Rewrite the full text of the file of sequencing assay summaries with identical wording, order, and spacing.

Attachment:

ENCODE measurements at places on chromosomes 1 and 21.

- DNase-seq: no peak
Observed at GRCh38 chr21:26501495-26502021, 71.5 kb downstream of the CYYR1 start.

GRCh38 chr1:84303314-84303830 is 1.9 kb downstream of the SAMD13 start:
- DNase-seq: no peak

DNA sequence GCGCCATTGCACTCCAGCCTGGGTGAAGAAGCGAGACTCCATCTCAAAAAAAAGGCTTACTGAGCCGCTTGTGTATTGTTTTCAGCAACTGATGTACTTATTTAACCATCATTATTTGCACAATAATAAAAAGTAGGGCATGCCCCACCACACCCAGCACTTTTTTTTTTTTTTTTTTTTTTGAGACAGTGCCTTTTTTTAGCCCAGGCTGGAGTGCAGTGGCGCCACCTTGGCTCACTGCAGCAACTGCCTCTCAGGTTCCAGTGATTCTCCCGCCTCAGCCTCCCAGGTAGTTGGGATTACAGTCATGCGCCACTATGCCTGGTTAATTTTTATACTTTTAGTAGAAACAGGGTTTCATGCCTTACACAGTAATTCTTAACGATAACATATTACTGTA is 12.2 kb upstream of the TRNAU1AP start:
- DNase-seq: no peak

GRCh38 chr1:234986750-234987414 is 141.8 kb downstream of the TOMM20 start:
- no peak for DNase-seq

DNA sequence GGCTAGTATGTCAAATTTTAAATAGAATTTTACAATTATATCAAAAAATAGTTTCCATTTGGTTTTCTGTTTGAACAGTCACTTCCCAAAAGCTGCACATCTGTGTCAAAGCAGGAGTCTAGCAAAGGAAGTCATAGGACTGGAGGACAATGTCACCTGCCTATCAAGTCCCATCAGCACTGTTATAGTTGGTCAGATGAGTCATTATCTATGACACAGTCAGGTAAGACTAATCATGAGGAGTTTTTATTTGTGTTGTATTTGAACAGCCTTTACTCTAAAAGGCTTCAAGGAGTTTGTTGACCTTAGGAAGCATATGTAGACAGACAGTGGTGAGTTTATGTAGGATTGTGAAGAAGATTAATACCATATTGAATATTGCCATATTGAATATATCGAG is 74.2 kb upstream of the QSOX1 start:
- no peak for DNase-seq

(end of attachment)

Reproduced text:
ENCODE measurements at places on chromosomes 1 and 21.

- DNase-seq: no peak
Observed at GRCh38 chr21:26501495-26502021, 71.5 kb downstream of the CYYR1 start.

GRCh38 chr1:84303314-84303830 is 1.9 kb downstream of the SAMD13 start:
- DNase-seq: no peak

DNA sequence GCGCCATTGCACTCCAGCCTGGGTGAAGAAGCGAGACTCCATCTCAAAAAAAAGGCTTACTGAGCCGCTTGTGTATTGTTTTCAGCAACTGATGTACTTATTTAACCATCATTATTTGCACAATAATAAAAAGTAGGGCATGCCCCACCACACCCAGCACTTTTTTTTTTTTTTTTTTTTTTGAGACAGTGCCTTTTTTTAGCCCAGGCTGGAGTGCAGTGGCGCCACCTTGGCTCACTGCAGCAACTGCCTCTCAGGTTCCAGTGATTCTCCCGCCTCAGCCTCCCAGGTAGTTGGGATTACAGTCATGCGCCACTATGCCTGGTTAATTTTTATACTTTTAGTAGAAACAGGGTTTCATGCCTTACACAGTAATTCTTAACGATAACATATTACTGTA is 12.2 kb upstream of the TRNAU1AP start:
- DNase-seq: no peak

GRCh38 chr1:234986750-234987414 is 141.8 kb downstream of the TOMM20 start:
- no peak for DNase-seq

DNA sequence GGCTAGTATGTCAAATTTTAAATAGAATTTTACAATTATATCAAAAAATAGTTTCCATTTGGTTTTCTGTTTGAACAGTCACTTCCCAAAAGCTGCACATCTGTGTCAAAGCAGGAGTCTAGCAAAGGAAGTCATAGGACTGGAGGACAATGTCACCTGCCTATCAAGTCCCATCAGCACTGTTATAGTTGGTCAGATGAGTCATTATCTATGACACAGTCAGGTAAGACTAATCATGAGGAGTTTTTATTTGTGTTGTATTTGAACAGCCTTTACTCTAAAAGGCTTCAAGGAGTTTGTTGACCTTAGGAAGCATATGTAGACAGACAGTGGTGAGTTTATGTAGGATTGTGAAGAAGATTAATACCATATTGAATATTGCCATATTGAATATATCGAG is 74.2 kb upstream of the QSOX1 start:
- no peak for DNase-seq